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Why should the floor be treated differently from any other reflective surface? If you heavily pad the floor then heavily pad the rest. If your walls and ceilings are reflective why should the floor be inert? Because emphasizing slap-echo is inherently preferable? Or maybe fine tuning comb-filtering for maximum interference is your thing? Less is often-times more, IMHO.
The floor should be treated differently because it is really close to the drivers and your ears and reflections off the floor will be the FIRST to hit your ears and smear your sound. The walls are generally further away from the drivers.
The other posters are correct in saying that thicker is better. Furthermore, you should use cotton or wool padding because the fibers will be of irregular length and diameter and will absorb relatively uniformly across the spectrum. Man-made materials are very consistent and will give a peaky absorption/reflection pattern. Enjoy.
So shifty (heh heh). There is no need for all the poker playin tactics. When YOU figure out what YOU want, put your foot down an' tell her how it's gonna be (heh) like we do down here in the great state of Texas(heh heh). They are much happier when you don't give them a choice. That way they don't feel resentful when it doesn't go their way (heh). Try it, it works good (heh wink)
Metaphysics, I understand your point but think you missed mine. What you say about the floor's proximity to the drivers is of course correct. But overly damping the floor will simply change the SOURCE of the first reflection that hits the ears and thus smears the sound, usually to the ceiling or one of the side walls. There is ALWAYS a first reflection that smears the sound. Grossly imbalanced damping of parallel reflective surfaces can result in worse sound than no damping at all. Would you leave a left side-wall totally clear while treating the right side-wall with multiple inches of polyurethane and wool, simply because the right side-wall was closer to your ear? Why do the same to the ceiling and the floor? Is there something inherently different about vertical and horizontal reflections that I don't get? My experience is that BALANCED damping of parallel reflective surfaces sounds better than imbalanced regardless of the surfaces' spatial orientation. FWIW.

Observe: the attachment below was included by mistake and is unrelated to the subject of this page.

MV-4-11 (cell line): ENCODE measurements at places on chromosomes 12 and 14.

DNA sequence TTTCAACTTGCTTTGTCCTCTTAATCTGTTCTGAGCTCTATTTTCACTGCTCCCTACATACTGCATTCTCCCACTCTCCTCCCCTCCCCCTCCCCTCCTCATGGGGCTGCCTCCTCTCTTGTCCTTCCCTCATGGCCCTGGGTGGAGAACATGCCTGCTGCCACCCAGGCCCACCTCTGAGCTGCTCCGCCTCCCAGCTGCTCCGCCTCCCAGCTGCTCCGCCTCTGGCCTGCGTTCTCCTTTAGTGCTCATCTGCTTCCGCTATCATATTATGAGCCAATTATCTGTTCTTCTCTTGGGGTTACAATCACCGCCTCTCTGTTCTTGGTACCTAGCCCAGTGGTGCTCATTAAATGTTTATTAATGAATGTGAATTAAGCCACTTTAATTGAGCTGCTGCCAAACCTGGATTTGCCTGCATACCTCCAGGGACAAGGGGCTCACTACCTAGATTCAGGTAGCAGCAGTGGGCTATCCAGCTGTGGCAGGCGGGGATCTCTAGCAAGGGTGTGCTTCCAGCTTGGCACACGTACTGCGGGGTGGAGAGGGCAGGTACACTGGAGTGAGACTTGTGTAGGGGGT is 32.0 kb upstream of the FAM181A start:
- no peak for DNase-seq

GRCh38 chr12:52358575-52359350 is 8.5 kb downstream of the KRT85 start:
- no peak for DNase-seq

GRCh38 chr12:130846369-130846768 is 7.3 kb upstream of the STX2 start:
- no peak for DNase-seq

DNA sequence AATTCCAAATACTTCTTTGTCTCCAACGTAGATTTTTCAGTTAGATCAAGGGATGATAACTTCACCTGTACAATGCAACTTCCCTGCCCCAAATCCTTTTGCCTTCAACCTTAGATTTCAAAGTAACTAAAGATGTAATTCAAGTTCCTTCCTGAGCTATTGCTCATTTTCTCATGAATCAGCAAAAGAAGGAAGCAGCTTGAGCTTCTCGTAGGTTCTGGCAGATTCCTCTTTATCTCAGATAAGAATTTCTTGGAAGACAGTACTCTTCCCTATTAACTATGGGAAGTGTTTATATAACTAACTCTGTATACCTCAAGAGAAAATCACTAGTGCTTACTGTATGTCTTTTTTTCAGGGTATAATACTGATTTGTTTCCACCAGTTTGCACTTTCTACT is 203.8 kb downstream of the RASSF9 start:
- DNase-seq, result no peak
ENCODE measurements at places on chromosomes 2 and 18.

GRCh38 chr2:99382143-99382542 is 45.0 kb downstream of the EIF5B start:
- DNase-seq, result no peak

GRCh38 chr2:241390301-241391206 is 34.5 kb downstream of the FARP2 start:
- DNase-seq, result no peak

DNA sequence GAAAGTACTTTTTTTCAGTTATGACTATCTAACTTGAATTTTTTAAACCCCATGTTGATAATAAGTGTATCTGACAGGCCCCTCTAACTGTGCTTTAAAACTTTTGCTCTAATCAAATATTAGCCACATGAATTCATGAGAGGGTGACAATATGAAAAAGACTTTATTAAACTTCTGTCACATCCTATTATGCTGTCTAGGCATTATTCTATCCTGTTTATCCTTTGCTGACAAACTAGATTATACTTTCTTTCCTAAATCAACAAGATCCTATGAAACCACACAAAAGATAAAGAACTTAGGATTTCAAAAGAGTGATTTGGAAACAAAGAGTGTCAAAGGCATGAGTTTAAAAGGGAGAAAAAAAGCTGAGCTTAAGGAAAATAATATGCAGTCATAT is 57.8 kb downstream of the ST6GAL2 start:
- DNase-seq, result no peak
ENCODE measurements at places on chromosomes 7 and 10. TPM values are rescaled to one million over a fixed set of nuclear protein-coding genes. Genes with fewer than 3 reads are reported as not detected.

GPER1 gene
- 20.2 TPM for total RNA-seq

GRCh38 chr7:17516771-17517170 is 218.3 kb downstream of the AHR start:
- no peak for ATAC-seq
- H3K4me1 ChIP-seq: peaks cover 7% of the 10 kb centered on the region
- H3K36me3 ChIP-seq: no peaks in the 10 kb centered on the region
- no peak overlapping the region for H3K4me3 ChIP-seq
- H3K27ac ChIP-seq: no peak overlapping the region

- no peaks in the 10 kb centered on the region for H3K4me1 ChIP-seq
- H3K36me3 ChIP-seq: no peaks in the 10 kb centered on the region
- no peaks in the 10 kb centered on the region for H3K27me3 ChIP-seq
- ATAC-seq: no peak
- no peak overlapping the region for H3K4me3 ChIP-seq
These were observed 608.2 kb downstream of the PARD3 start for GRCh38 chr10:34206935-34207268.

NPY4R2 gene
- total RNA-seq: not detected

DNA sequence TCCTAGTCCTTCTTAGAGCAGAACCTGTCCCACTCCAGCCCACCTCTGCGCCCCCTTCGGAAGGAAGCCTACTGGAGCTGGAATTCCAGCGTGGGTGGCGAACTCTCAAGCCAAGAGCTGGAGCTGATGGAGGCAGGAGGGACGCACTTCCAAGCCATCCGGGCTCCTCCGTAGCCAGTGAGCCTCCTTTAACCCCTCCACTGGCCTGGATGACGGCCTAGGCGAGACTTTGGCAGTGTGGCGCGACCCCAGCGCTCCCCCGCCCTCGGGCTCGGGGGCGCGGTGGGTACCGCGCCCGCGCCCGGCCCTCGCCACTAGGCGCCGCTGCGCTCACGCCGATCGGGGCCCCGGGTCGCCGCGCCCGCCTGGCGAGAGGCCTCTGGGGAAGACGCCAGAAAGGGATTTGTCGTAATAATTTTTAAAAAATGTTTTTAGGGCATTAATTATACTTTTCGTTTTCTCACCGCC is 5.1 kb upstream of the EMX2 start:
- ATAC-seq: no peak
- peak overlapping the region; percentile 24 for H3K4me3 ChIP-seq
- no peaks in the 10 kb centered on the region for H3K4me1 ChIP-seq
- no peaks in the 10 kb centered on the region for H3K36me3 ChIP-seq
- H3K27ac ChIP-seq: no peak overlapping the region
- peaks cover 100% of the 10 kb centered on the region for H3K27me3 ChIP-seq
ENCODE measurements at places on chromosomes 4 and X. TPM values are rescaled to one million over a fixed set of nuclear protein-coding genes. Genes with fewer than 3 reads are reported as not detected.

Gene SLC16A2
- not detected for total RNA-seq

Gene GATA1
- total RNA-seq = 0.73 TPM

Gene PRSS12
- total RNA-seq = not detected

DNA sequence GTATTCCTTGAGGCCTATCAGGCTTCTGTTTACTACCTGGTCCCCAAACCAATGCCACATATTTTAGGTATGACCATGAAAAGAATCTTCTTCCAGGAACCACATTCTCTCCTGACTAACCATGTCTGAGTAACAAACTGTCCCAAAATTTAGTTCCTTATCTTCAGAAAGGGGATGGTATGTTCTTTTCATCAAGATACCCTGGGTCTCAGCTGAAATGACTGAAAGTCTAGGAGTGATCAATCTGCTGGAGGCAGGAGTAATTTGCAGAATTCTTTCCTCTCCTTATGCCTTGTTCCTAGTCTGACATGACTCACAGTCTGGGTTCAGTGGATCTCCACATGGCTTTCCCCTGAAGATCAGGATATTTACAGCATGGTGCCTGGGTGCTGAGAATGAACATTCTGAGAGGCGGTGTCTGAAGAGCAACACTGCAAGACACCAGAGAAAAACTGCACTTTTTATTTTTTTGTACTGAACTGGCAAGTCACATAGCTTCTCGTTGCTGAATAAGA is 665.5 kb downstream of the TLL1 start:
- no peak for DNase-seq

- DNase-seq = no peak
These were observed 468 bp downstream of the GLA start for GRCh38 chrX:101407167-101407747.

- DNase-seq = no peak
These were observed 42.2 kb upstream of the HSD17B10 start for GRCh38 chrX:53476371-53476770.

Khrys, I believe there is something VERY VERY VERY different between vertical and horizontal reflections. Stereo imaging is based solely on differences between left and right (Horizontal). Look where ears are located on most people.
Every thing about our current playback systems is based on left to right/horizontal differences. If you damped only the left, that would throw off the stereo balance. Even if you can hear vertical soundstage cues, they are solely based on horizontal differences in the soundfield reproduction.
If you damp only the floor(at least at the points of first reflection), you will eliminate at least one source of smearing with very little to no downside. Here, I am assuming that one has not overdamped the entire room.
Metaphysics, you astound me. You reduce stereo imaging to one dimension: "Everything about our current playback systems is based on left to right/horizontal differences"; "Stereo imaging is based SOLELY on differences between left and right(horizontal). Those of us who listen in 3-D might ask: what about up/down, what about front/back? If stereo imaging is solely horizontally derived, why damp the floor at all?
Uh, I don't have a "top" or "bottom" output on my preamp. Also, my system is two channels? Where is your vertical and front-to-back info coming from? Left and right speakers ONLY that create the ILLUSION of depth and height. Just in case you didn't realize it, there isn't really any sound eminating from the center of your sound stage. It is being recreated in such a way that fools you into thinking there is someone there. My system is well capable of creating a 3D soundstage, but I can't walk up the Diana Krall and smooch her because she always dissappears by the time I get there.
It's all psychoacoustics. As I said, the floor should be damped to prevent first reflections.
Metaphysics, you now astonish me. You state that vertical and front-to-back info (ie,soundstage) comes ONLY from the left and right speakers. I must disagree. By your logic headphones should have the best 3-D imaging (pure left-right signal to the ears, correct?). Suffice it to say they do not. It is the complex interaction of the primary signal of a speaker in 3-dimensional space with its multiple reflections that creates the illusion of a soundstage. And it is easy to grossly imbalance these reflections by overdamping only one of the six parallel reflective surfaces found in the usual listening room(ie the floor). I never said the floor shouldn't be damped. My point is that it can be OVERDAMPED which will skew but not necessarily improve the soundstage. That's what this thread was all about: thick vs thin padding. Thin might sound better.
A "psychoacoustic" example: Unless your room is anechoic there will ALWAYS ALWAYS ALWAYS be a first reflection from SOMEWHERE! Moving it off the floor by overdamping it simply changes the source of the first reflection, which may NOT improve the soundstage.
Meta, with all due respect, if you can't smooch Diana perhaps your carpet padding is too thick.
Glad I can astound and astonish. To my knowledge, you can still get very nice imaging in a anechoic chamber (the ultimate overdamped condition). It may sound "dry", but the imaging will still be there. By your reasoning, one would not be able to get depth and height with headphones or in anechoic chamber. But this is not the case.
As to my left and right argument, I was countering your assertion that damping the floor is no different than damping one side (e.g. left). I still maintain that this is faulty logic.